The sum of everything that a brand or a company stands for is represented in its logo. How does one gauge what is the right time to go in for a change?
Yahoo!, one of the best-known logos in the world, went in for a new look recently. It was the first time since it was established 18 years ago that it had refreshed its logo. The redesigned look is a part of the makeover that Yahoo Inc has been undergoing since the company hired Marissa Mayer as President and CEO in the middle of 2012.
Rarely is there agreement on whether a new logo has worked or not. A large percentage of consumers often pines for the old look while another bunch generally thinks that the alteration is not radical enough. In any case, deciding on change is a tough call, especially if the brand is well known and liked. afaqs! talks to the experts on the rules of change - if any.
You do not change your logo without a good reason. Changing it is a means of communicating the fact that there is a serious change in the company - that there is a change in the way you do things or a change in your priorities perhaps. When you change your logo, it generates expectations which an organisation then has to work and fulfill.
There are no rules for when to change your logo. It can exist for hundreds of years if the organisation keeps following the same practices. Many companies, which have existed for long, tend to change their logos if it was originally designed by a local printer or in an amateurish way. They feel the need to change when they go professional or expand globally.
Nikhil Rungta, Chief Business Officer, Yebhi.com
There is no fixed formula that a brand should relook its logo after so many years. It is a part of the evolution a business goes through. In our case, when we redesigned our logo in April 2013, our intention was to shed our startup image and adorn a look that established brands have. In our evolution as a business, we realised that at launch, the founders hadn't bothered much about the logo as they were focused more on scaling up the business. Eventually the business grew and we became a popular brand among the youth. Hence to capture this in our branding, we adopted the colour red that symbolises youth, energy and passion. The inspiration came from the most commonly used symbol of the internet - @.
Timing has nothing to do with a logo change. It is all about how you want people to perceive you as a brand. In terms of changing long-standing logos, many businesses prefer to do small tweaks because consumers tend to become comfortable with one design. For me, personally, it will take time to get accustomed to the new Yahoo! logo.
Ashwini Deshpande, Founder Director and Principal Designer, Elephant Strategy + Design
Rebranding is not just a new logo. A change in visual identity is the most visible announcement of change. But corporate identity change is an inside-out process that relooks at aligning internal thoughts and action with that of the intended consumer of the brand.
The right time to look at change is when there is a gap between the brand perception and audience expectations and the gap starts adversely affecting consumption.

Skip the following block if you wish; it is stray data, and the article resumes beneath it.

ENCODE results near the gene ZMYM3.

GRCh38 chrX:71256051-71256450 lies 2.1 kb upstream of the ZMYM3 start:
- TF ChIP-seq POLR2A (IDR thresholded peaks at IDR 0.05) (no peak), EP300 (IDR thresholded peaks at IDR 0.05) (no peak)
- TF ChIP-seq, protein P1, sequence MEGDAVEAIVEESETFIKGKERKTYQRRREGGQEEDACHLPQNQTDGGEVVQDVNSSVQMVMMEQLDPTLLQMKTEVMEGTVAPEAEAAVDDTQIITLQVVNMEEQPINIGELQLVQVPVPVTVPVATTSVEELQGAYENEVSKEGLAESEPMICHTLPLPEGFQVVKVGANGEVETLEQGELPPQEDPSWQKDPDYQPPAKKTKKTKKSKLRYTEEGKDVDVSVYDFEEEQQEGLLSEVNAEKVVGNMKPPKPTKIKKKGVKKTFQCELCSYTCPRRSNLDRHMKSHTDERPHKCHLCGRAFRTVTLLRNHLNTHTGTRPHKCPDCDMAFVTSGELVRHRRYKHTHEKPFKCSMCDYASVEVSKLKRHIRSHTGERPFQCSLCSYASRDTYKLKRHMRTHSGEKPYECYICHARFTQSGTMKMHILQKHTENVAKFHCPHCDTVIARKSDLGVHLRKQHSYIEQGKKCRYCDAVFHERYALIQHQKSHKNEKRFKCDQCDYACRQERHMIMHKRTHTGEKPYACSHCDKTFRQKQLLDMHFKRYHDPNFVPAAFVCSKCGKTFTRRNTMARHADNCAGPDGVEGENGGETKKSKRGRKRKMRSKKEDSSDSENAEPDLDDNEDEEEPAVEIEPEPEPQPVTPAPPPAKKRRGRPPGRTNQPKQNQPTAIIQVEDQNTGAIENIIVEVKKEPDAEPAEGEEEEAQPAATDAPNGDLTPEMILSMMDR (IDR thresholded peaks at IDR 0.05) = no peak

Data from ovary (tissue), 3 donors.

Rebranding is not about discarding everything to take up a new avataar. It is about identifying the parts of the brand equity that should never change and separating them from the ones that are redundant as far as the audience is concerned.
There are internal as well as external factors that necessitate rebranding. Foremost is the redundancy of expression that creates gaps. But quite often, revolutionary change in technology and offerings or surprising move from the competition also makes large brands look at change in visual identity.
As a consumer of Yahoo! content, it is still all caps, purple and sits exactly at the same place where it always did. Ok. So it is cleaner and straighter. No hopping letters. But does that mean there will no more be "fun" at Yahoo!? Will it be more business focused? Only serious content?
As a graphic designer with typographic curiosities, this logo seems meticulously detailed. No lines are straight, no ends are flat, the exclamation is at the same precise angle (nine degrees, if you please), letter forms have the third dimension and purple has lost the magenta to make way for more cyan.
But I fail see the leap or the change and it feels like a lost opportunity. May be we will see the purpose unfolding over time and then this identity will fall in place.
Harish Bijoor, brand strategy specialist and CEO, Harish Bijoor Consults
There is, of course, no ideal time for a brand to relook its logo or branding. I think what happens with established brands is that the exposure and over-exposure of their logo brings in fatigue among consumers as well as the brand custodians and hence they implement those small tweaks and changes. In terms of Yahoo!, I would say that they were rather late in implementing the change. Fifteen years is a long time, especially when you are dealing with the young online audience.
What a brand needs rather is to keep a tab on its consumers' mindset regularly through surveys. This generation of internet-savvy consumers changes their preferences fast and a brand needs to address them. It depends on what generation of consumers the brand is addressing. A Tata Tea might need to change its branding and logo in eight years, whereas a Mercedes might take longer time to do it as it addresses a more classy audience.